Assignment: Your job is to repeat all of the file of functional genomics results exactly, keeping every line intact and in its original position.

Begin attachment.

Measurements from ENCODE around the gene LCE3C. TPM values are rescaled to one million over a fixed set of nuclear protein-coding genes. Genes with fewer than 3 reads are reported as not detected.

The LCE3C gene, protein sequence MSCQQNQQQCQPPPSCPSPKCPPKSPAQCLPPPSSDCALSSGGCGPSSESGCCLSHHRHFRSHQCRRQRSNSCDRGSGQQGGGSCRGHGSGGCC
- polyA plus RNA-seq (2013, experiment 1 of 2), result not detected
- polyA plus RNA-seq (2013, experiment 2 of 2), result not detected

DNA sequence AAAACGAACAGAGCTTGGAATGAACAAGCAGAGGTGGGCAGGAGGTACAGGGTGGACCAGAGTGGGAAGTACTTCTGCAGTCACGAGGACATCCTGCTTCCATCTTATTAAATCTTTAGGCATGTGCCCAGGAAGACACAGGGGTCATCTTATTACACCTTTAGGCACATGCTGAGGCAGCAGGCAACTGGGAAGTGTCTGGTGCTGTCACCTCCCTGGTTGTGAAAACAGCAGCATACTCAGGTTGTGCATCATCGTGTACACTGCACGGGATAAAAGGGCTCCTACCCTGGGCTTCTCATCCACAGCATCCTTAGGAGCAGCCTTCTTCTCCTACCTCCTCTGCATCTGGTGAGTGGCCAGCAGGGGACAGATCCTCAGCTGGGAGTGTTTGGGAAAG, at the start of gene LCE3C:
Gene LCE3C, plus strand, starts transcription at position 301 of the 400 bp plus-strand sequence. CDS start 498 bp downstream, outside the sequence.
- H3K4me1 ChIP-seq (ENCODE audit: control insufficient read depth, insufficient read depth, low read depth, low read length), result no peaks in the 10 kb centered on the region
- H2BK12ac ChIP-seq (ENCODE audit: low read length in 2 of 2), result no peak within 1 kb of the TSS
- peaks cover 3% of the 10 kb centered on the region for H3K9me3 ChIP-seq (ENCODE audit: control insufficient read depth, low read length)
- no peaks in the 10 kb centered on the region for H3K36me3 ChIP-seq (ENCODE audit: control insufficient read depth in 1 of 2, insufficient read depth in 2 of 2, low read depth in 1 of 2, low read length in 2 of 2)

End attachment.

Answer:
Measurements from ENCODE around the gene LCE3C. TPM values are rescaled to one million over a fixed set of nuclear protein-coding genes. Genes with fewer than 3 reads are reported as not detected.

The LCE3C gene, protein sequence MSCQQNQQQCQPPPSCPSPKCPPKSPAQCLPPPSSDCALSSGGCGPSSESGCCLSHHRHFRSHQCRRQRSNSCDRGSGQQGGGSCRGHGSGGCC
- polyA plus RNA-seq (2013, experiment 1 of 2), result not detected
- polyA plus RNA-seq (2013, experiment 2 of 2), result not detected

DNA sequence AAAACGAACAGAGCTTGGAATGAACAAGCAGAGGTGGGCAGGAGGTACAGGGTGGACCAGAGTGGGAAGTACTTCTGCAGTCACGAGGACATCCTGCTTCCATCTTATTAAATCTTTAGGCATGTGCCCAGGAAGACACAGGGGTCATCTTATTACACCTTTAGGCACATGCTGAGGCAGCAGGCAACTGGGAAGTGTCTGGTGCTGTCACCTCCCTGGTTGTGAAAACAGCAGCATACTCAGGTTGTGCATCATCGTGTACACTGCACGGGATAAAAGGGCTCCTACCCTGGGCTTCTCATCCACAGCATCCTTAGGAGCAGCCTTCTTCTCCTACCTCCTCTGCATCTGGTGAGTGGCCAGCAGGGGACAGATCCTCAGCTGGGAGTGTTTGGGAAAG, at the start of gene LCE3C:
Gene LCE3C, plus strand, starts transcription at position 301 of the 400 bp plus-strand sequence. CDS start 498 bp downstream, outside the sequence.
- H3K4me1 ChIP-seq (ENCODE audit: control insufficient read depth, insufficient read depth, low read depth, low read length), result no peaks in the 10 kb centered on the region
- H2BK12ac ChIP-seq (ENCODE audit: low read length in 2 of 2), result no peak within 1 kb of the TSS
- peaks cover 3% of the 10 kb centered on the region for H3K9me3 ChIP-seq (ENCODE audit: control insufficient read depth, low read length)
- no peaks in the 10 kb centered on the region for H3K36me3 ChIP-seq (ENCODE audit: control insufficient read depth in 1 of 2, insufficient read depth in 2 of 2, low read depth in 1 of 2, low read length in 2 of 2)